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Sunday, November 4, 2012

Ryan Says Obama Policies Threaten \'Judeo-Christian\' Values

CASTLE ROCK, Colo. - Representative Paul D. Ryan on Sunday accused President Obama of taking the country down a path that compromises Judeo-Christian values and the traditions of Western civilization.

The remarks came in a conference call with evangelical Christians, sandwiched between public rallies in which he often spoke of the Romney-Ryan ticket's promise to bridge partisan divides if elected.

Mr. Ryan's campaign plane touched down in Colorado late Sunday, his fourth state in a hectic day of rallies meant to maximize turnout on Election Day, and he spoke by phone to the Faith and Freedom Coalition, a group founded by the conservative Christian strategist Ralph Reed.

“It's a dangerous path,” Mr. Ryan said, describing Mr. Obama's policies. “It's a path that grows government, restricts freedom and liberty and compromises those values, those Judeo-Christian, Western civilization values that made us such a great and exceptional nation in the first pl ace.''

A spokesman for Mr. Ryan, Michael Steel, said, “He was talking about issues like religious liberty and Obamacare - topics he has mentioned frequently during the campaign.''

Mr. Ryan has previously criticized the Affordable Care Act for requiring church-run charities and institutions to include contraception in insurance plans for employees, a criticism widely echoed by conservatives. But this was the first time Mr. Ryan had used such strong language on the issue.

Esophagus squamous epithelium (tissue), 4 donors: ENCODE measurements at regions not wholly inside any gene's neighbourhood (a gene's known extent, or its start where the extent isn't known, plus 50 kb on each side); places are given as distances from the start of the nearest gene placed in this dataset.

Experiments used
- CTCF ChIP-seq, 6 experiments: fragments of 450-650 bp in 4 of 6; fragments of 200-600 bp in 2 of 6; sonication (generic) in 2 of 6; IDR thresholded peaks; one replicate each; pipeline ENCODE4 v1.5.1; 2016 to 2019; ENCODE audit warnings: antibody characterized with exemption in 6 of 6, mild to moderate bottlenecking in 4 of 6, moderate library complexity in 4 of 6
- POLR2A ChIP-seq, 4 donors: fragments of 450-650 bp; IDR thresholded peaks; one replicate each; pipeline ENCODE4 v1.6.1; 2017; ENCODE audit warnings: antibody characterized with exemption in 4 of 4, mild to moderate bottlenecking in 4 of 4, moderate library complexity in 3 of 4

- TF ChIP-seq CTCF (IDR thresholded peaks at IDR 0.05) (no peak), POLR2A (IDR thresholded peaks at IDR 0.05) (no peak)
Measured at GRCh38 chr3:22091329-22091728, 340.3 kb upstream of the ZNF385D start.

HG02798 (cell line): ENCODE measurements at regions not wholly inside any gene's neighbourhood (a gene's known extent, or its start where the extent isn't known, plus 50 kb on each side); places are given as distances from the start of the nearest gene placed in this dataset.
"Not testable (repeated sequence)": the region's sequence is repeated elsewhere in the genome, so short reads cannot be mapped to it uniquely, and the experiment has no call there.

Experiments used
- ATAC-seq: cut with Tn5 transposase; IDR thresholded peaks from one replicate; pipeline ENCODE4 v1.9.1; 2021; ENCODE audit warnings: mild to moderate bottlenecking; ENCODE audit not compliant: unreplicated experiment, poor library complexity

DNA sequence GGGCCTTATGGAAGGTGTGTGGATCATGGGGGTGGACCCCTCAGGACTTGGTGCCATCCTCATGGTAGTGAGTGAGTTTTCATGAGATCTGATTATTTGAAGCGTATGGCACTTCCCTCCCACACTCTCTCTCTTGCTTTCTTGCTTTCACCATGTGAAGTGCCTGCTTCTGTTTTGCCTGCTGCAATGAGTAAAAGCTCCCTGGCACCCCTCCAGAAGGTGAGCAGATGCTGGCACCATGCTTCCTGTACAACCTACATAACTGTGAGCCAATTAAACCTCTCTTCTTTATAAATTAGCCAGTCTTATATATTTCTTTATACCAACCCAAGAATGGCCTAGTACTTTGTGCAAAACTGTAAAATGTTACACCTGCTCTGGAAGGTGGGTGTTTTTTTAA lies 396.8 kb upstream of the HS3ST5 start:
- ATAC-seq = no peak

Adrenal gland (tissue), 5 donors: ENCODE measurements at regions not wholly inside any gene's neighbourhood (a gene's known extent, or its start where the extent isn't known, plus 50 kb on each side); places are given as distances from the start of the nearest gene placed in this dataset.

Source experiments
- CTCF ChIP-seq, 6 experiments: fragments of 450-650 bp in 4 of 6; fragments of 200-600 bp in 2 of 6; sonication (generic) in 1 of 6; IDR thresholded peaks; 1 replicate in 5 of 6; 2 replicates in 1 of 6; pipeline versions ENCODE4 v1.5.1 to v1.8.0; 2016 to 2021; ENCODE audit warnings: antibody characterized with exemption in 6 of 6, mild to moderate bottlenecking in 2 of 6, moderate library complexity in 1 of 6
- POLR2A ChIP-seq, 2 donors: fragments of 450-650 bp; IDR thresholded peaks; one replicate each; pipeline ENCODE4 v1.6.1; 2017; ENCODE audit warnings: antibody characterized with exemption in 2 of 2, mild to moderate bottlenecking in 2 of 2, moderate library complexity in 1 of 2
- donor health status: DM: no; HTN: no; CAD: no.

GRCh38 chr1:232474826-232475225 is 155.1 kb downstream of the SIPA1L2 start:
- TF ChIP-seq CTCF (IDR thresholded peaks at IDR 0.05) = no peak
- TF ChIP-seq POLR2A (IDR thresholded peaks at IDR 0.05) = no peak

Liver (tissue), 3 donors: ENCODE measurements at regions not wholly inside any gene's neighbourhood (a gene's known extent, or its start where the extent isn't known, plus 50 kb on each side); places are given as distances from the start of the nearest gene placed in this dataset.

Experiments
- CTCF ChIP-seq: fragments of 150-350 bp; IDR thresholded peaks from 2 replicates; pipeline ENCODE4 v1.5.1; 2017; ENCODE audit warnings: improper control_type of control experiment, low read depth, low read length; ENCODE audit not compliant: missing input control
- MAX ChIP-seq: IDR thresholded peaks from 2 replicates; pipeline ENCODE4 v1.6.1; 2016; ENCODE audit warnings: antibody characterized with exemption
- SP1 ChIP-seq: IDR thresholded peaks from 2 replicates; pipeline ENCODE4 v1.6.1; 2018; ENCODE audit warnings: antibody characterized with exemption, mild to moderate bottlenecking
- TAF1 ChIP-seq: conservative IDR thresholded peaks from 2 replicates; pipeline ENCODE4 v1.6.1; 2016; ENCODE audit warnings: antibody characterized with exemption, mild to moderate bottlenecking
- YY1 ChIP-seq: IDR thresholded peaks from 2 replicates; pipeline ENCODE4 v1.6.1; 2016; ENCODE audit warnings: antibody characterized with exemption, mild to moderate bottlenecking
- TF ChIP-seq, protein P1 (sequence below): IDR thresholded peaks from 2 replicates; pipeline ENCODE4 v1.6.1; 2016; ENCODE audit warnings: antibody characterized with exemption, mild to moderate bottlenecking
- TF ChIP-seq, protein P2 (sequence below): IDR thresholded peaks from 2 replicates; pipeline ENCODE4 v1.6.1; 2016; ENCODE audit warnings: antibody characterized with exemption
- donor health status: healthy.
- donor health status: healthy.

The Caucus Click: The Week in Pictures, Oct. 29-Nov. 2

Damon Winter/The New York Times

A look back at the week in pictures from the campaign trail.

Romney Overlooks Christie\'s Praise for Obama

MORRISVILLE, Pa. - Gov. Chris Christie's lavish praise for President Obama in the days since Hurricane Sandy has raised eyebrows across the Republican establishment.

Mitt Romney had a message of his own on Sunday night: It does not bother him.

Not publicly, anyway.

At a rally here, Mr. Romney seemed determined to play down any hint of tension between his campaign and Mr. Christie, the New Jersey governor, whose kind words have given the president an unexpected bipartisan credential in the final days of the campaign.

“He's giving it all of his heart and his passion to help the people of his state,” Mr. Romney said. “They're in a hard way, and we appreciate his hard work. Thank you, governor.”

Mr. Romney drew a giant crowd of about 25,000, among his largest of the year. Despite polls showing an Obama lead in Pennsylvania, Mr. Romney predicted victory there.

“The people of America understand we're taking back the White House becau se we're going to win Pennsylvania,” he said in Morrisville, near the New Jersey border.